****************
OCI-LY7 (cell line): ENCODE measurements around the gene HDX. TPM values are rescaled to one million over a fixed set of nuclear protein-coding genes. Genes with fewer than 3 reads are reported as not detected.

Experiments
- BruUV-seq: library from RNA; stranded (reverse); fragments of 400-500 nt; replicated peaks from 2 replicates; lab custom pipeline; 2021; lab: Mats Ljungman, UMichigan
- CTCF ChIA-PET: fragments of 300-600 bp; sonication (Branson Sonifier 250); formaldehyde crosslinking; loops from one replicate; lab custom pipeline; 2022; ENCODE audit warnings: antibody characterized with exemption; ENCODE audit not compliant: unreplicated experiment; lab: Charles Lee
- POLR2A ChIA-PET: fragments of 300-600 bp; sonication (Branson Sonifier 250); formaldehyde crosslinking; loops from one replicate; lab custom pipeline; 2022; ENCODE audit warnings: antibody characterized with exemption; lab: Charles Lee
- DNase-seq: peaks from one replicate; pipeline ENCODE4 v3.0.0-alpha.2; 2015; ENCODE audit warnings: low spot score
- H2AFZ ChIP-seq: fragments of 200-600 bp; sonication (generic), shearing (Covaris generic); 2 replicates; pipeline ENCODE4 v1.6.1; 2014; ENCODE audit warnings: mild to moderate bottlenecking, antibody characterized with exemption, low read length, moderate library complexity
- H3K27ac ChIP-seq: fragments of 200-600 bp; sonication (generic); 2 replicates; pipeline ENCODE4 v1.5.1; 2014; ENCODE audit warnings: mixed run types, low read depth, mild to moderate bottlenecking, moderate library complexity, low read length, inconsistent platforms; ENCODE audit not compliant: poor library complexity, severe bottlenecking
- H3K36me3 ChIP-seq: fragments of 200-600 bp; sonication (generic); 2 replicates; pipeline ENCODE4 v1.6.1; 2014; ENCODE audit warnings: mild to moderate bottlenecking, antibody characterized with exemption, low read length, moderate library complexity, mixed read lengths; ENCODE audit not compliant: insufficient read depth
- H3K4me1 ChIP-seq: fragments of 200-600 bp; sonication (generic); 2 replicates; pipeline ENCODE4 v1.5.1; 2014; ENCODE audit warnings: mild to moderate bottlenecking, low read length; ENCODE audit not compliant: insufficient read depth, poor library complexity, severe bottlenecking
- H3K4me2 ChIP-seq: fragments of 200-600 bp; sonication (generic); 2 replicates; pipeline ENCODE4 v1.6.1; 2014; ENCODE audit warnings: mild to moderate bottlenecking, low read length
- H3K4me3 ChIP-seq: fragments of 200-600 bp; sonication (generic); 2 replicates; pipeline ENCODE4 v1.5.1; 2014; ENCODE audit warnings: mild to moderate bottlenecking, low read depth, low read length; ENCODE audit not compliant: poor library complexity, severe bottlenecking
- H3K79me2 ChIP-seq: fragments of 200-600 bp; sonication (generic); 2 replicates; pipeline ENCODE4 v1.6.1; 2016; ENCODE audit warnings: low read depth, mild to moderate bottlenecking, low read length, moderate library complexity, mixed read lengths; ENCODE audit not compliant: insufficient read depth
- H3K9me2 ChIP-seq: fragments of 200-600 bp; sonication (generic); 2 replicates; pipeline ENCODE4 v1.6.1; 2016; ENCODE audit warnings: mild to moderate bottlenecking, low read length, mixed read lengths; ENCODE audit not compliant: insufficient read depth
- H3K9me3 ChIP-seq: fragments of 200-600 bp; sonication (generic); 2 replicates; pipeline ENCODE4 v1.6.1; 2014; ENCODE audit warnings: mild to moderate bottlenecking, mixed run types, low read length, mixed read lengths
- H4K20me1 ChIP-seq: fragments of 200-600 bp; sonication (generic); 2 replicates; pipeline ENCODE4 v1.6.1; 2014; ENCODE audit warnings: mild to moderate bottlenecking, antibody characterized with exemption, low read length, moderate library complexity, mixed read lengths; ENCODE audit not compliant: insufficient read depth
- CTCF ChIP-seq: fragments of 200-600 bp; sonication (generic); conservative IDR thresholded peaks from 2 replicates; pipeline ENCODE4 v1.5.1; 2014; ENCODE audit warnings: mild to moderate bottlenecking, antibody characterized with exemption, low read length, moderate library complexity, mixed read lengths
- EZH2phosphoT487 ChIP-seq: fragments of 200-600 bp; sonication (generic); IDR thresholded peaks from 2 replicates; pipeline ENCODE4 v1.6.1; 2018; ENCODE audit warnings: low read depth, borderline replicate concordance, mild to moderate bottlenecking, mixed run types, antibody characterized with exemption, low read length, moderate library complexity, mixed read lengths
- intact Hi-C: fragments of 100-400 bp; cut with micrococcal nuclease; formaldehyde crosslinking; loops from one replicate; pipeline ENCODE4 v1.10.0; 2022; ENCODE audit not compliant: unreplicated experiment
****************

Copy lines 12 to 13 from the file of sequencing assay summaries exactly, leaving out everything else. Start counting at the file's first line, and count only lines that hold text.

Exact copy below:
- H3K4me3 ChIP-seq: fragments of 200-600 bp; sonication (generic); 2 replicates; pipeline ENCODE4 v1.5.1; 2014; ENCODE audit warnings: mild to moderate bottlenecking, low read depth, low read length; ENCODE audit not compliant: poor library complexity, severe bottlenecking
- H3K79me2 ChIP-seq: fragments of 200-600 bp; sonication (generic); 2 replicates; pipeline ENCODE4 v1.6.1; 2016; ENCODE audit warnings: low read depth, mild to moderate bottlenecking, low read length, moderate library complexity, mixed read lengths; ENCODE audit not compliant: insufficient read depth